- Court: 9th Circuit Court of Appeals Archives
- Area(s) of Law: Criminal Law
- Date Filed: 08-19-2015
- Case #: 14-30028
- Judge(s)/Court Below: Circuit Judge Hayes for the Court; Circuit Judges Owens and N. Randy Smith
- Full Text Opinion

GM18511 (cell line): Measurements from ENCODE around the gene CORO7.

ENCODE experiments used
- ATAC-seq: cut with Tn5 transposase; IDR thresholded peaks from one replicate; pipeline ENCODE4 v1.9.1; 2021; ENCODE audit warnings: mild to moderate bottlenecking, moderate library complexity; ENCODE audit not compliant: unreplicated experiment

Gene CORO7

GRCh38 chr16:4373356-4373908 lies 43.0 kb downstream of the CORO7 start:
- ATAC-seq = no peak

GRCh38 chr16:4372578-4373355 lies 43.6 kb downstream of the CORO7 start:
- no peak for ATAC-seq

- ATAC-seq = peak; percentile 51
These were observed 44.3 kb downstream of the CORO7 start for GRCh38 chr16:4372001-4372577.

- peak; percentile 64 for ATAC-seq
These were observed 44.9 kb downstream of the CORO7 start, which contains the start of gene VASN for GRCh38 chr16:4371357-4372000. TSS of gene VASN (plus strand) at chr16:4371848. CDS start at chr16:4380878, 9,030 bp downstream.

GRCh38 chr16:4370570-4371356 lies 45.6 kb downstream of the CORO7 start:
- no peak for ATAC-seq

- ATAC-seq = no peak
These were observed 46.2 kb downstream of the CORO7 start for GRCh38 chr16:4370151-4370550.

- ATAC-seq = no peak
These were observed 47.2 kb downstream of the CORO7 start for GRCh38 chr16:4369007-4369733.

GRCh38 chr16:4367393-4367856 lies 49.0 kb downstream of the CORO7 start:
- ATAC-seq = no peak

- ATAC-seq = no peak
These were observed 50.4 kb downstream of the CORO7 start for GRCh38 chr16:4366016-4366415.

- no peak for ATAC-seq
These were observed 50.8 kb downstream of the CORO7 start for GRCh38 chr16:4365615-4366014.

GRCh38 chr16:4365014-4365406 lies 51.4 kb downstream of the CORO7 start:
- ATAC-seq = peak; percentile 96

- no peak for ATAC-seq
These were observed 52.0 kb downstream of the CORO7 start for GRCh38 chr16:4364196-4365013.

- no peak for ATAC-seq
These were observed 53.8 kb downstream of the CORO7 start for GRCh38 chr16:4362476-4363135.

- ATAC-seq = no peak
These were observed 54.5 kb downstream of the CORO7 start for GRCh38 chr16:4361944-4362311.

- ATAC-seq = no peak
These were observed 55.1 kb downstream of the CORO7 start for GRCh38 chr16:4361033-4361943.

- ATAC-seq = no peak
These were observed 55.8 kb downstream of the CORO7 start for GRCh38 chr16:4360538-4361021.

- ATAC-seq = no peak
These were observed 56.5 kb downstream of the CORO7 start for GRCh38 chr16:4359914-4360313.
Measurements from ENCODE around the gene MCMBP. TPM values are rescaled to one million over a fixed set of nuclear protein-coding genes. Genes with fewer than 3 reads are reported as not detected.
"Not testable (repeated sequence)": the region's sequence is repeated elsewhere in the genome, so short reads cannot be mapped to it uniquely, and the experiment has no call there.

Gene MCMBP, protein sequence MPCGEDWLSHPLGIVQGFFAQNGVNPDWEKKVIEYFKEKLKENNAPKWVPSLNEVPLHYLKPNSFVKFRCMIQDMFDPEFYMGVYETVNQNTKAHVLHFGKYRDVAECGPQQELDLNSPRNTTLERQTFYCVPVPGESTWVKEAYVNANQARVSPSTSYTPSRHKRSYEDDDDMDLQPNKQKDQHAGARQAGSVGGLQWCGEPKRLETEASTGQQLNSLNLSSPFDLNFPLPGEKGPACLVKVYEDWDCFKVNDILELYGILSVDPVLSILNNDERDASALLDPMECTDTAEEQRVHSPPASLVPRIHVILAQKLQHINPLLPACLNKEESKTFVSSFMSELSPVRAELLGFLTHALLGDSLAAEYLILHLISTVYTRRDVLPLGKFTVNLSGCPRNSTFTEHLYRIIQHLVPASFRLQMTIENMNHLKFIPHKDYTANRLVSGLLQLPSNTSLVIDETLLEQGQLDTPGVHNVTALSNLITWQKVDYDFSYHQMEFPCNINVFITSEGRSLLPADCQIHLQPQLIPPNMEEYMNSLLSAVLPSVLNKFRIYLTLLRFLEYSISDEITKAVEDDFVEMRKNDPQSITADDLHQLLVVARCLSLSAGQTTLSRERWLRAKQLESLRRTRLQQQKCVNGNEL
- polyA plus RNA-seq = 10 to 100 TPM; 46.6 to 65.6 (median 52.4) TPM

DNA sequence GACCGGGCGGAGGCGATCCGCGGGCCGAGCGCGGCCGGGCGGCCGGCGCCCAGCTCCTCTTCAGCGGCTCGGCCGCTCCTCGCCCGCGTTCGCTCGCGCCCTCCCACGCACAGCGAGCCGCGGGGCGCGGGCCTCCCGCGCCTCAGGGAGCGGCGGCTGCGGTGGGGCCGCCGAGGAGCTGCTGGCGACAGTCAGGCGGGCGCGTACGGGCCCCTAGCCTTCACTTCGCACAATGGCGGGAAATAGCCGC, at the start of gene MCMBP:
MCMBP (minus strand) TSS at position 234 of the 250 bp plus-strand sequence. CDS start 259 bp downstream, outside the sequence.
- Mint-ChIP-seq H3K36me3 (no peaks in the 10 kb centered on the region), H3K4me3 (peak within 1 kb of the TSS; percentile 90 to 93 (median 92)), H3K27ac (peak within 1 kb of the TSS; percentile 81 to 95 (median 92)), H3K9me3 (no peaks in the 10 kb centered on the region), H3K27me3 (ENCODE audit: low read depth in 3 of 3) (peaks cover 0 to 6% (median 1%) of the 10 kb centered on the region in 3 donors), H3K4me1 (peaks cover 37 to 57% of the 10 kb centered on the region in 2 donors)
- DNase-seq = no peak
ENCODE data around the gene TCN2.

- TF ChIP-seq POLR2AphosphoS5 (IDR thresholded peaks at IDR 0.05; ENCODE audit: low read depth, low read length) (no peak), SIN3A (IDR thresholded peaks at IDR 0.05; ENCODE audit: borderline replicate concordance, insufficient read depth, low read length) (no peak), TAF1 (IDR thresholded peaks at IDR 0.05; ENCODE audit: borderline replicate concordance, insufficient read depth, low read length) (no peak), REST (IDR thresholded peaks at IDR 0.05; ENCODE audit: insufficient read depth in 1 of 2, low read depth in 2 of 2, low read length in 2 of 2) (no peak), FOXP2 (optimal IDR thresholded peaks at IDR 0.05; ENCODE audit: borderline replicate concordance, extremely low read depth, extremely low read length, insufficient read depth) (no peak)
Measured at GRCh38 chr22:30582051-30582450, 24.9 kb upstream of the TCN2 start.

On August 26, 2012, Billings Police Officer James Ward stopped a vehicle driven by Anthony Chadwell. Chadwell immediately admitted he was a habitual traffic offender. Ward verified that information and placed Chadwell under arrest. Chadwell refused to grant Ward entry to search the vehicle. After transporting Chadwell to jail, officers returned and searched Chadwell’s vehicle. The officers recovered two plastic bags of cocaine, a loaded .25 caliber pistol, and an unloaded .22 caliber pistol. Chadwell was charged with possession of firearms and ammunition in violation of a court order restricting such possession. During pretrial, Chadwell stipulated to the admission of certain evidence, including a nineteen-minute video recorded from Ward’s patrol car during the traffic stop. During jury deliberations, the jury requested to view the video exhibit again. Chadwell objected on the grounds that it would unduly emphasize one piece of evidence. The court overruled the objection but reminded the jury to consider all of the evidence presented. The jury found Chadwell guilty. Chadwell appealed. On appeal, the Ninth Circuit held that the district court has the discretion to provide technology to the jury in order to view properly admitted video evidence in the jury deliberation room. The panel stressed the difference between video evidence, other properly admitted exhibits, such as the prejudicial effect of a jury being allowed to reread portions of trial testimony. Therefore, because evidentiary exhibits are not testimony and do not carry the same risk of emphasizing certain testimony over the rest, they are allowed. AFFIRMED.